My disability is affecting my daily life. What can I do?

Practical steps to defend the mental health of others with disabilities

If you’re considering ways to advocate for people with disabilities, one of the first steps usually involves knowing their rights, which may require research on local, state, or federal laws, such as the Americans with Disabilities Act (ADA). This may help you defend against discrimination and ableism and step in to report any violations.

For example, if you know that a coworker is being unfairly treated because of a disability, you can report the party violating their rights. If a business lacks parking spaces for those with a disability, you can speak to your city or county’s parking authority. If you know that a fellow student in your school is not being offered the proper interventions and allowances required of public schools, you can go to the administration and make sure your concerns are heard. Schools should have strategies in place to identify students with medical conditions and offer ways to accommodate people with disabilities. This may include upgrading rooms, providing extra time for schoolwork, or offering a variety of other accommodations.

If you do not have an invisible disability or medical condition but are eager to learn how to support people with hidden disabilities, there are a few simple but important ways you can be an ally. An ally is someone who stands up for the rights of others. Being an ally may look different depending on the situation and setting, but there are several commonalities between various forms of allyship. These include using appropriate language and defending others’ rights.

Using appropriate language may require some research. It may be best to ask people directly what language they prefer, but understanding the preferred language of different groups may help. Some people, for instance, prefer the term “hard of hearing,” while others prefer the term “deaf.” Some people prefer people-first language (as in a “person with depression”), while others prefer identity-first language (as in an “autistic person”). Knowing which words and phrases people prefer can help create safe spaces for people with any disability.

Supporting people with disabilities can also look different from person to person and place to place. Support can mean engaging in community organizing and fundraisers in person or through social media. It can also mean providing monetary contributions to disability organizations and creating or implementing policies that effectively aid people with invisible disabilities.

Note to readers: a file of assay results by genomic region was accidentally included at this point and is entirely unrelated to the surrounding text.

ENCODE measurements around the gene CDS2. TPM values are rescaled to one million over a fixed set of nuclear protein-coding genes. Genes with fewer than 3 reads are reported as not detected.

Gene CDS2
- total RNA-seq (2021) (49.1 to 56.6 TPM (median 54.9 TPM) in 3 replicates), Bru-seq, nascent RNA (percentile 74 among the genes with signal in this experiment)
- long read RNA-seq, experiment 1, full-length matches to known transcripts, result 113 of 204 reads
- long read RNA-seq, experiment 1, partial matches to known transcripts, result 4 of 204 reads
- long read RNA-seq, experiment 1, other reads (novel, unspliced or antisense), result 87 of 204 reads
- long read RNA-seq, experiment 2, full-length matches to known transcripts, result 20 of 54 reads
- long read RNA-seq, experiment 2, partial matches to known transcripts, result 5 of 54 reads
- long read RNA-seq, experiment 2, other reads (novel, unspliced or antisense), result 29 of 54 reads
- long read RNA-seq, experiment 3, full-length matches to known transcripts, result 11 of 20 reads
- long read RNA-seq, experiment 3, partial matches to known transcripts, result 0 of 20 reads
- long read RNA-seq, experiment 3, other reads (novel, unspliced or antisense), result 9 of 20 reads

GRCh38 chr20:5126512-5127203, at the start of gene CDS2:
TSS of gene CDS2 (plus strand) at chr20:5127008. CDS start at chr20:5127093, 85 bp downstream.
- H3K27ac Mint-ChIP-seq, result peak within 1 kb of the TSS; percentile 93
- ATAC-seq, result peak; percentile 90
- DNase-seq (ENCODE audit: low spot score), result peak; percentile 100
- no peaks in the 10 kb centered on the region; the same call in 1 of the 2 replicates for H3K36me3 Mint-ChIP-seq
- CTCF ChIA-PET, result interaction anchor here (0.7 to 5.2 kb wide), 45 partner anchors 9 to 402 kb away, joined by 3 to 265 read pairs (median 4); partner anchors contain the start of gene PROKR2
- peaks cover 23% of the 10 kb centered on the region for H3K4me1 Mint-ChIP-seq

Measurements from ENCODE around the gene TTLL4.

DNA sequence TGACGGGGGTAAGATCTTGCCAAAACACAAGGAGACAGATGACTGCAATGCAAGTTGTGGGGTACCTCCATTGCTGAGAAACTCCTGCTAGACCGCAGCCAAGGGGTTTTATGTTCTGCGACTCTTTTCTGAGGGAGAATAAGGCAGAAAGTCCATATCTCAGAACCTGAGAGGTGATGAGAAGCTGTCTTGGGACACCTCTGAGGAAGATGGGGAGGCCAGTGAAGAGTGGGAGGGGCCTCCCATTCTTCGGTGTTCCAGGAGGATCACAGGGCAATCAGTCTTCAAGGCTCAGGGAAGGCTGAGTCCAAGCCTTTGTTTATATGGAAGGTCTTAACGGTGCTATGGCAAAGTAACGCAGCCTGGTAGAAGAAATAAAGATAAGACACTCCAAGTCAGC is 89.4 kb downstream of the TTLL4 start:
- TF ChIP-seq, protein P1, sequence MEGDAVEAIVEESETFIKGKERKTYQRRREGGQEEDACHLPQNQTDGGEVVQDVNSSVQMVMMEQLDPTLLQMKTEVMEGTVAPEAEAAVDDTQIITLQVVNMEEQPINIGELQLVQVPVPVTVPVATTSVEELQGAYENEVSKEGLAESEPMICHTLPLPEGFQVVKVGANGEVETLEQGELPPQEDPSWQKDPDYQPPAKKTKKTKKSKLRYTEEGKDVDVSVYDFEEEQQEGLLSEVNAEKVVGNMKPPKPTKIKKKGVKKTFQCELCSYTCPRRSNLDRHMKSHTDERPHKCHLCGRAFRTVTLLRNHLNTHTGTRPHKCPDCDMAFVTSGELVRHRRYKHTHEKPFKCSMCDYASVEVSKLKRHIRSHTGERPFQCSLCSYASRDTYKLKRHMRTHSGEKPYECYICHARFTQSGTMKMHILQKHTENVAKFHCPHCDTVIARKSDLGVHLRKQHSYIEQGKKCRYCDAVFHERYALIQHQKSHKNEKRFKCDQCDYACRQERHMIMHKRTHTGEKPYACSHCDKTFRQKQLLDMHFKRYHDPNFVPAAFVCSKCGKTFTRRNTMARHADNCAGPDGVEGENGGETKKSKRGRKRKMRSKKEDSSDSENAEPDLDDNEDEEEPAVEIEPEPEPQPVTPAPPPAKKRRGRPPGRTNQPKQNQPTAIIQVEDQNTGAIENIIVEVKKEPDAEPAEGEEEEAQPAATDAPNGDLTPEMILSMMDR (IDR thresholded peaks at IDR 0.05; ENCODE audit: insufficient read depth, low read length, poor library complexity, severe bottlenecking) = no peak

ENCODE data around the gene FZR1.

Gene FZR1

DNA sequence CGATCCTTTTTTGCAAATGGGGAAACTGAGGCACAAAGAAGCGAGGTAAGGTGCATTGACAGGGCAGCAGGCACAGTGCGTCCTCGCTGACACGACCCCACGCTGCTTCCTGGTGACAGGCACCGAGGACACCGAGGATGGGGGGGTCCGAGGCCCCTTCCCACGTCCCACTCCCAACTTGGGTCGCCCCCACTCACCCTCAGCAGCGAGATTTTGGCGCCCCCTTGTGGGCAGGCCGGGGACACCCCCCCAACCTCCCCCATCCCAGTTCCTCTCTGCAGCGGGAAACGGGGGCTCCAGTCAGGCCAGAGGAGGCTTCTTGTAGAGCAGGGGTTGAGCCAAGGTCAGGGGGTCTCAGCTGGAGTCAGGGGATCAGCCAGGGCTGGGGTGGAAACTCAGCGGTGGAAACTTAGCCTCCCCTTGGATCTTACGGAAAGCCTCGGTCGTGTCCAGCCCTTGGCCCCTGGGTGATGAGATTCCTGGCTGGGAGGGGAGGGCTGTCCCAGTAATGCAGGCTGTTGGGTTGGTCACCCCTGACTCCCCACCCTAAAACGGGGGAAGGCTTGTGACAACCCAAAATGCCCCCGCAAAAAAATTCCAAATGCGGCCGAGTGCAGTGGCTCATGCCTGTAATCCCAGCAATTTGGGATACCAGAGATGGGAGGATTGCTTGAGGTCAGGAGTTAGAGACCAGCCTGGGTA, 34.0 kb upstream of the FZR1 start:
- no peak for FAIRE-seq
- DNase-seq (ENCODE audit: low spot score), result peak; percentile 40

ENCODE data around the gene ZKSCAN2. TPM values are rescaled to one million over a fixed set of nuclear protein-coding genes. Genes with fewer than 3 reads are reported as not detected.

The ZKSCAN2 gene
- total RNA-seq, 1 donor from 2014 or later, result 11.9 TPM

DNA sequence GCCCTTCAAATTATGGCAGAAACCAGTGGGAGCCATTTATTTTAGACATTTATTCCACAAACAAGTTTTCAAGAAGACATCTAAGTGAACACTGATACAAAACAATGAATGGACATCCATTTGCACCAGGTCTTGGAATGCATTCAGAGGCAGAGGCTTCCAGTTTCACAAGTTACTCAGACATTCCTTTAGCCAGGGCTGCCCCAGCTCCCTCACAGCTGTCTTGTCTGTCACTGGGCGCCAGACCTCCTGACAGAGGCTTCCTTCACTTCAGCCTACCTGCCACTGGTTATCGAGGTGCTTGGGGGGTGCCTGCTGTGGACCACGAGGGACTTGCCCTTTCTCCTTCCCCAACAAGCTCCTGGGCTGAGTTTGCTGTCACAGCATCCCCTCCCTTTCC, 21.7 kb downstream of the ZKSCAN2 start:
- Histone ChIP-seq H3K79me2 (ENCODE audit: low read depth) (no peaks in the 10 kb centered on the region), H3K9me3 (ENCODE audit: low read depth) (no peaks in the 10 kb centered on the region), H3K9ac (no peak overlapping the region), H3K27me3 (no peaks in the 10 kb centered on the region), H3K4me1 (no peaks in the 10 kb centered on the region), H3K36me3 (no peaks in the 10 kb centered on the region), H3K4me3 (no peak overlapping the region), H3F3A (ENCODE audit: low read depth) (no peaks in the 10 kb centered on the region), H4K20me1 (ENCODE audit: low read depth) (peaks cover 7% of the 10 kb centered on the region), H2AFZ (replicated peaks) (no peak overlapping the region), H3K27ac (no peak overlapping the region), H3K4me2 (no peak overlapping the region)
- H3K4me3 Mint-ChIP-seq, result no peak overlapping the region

Barriers in attainability for professional mental health support

There are several potential barriers to mental health support for people living with disabilities. These include financial barriers and a lack of energy or ability to attend sessions. Online therapy offers several benefits that help reduce these barriers. With virtual therapy, a person living with a disability can speak with a therapist through assistive technology and receive support in the comfort of their own home. They can connect with a therapist via phone, live chat, videoconferencing, or in-app messaging.

Research also supports online therapy for people who experience invisible and visible disabilities. For example, a study published in Psychological Services reported that people who received online therapy achieved clinically meaningful outcomes in fewer sessions than those who attended in-person sessions. 


Invisible disabilities affect people worldwide, and discrimination can pose a real threat to the mental and physical health of people with invisible disabilities. Efforts to improve awareness, communication, and understanding surrounding hidden disabilities can be effective forms of advocating for individuals with invisible disabilities. 
If you have an invisible disability or are eager to learn how to improve your understanding of invisible disabilities, it may help to speak with a licensed online therapist. With BetterHelp, you can be matched with a licensed therapist who understands the effects of both visible and invisible disabilities. Take the first step and reach out to BetterHelp.